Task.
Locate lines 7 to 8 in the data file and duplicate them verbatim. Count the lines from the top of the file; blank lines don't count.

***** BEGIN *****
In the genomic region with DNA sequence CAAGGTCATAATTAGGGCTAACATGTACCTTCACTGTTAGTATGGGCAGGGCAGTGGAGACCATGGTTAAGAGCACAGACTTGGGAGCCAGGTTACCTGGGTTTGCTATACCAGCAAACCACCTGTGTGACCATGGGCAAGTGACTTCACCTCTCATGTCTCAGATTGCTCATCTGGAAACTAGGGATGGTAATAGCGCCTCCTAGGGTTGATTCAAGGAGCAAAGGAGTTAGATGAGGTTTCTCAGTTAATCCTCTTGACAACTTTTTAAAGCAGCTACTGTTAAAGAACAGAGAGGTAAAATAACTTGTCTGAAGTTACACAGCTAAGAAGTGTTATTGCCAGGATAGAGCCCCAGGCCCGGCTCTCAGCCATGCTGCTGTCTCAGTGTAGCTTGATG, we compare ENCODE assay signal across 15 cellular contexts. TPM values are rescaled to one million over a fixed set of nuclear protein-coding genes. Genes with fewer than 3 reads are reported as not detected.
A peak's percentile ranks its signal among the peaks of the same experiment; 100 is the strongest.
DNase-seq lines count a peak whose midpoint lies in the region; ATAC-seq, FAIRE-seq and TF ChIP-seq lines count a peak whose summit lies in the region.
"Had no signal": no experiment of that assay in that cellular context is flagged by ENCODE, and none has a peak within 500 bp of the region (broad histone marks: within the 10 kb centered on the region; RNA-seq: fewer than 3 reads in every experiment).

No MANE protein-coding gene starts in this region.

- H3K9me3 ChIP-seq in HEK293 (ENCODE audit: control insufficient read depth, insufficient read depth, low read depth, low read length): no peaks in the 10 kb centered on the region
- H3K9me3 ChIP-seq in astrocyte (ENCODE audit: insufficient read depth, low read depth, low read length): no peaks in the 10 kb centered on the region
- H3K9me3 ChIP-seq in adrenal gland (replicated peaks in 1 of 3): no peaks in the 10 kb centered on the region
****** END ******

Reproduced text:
- H3K9me3 ChIP-seq in astrocyte (ENCODE audit: insufficient read depth, low read depth, low read length): no peaks in the 10 kb centered on the region
- H3K9me3 ChIP-seq in adrenal gland (replicated peaks in 1 of 3): no peaks in the 10 kb centered on the region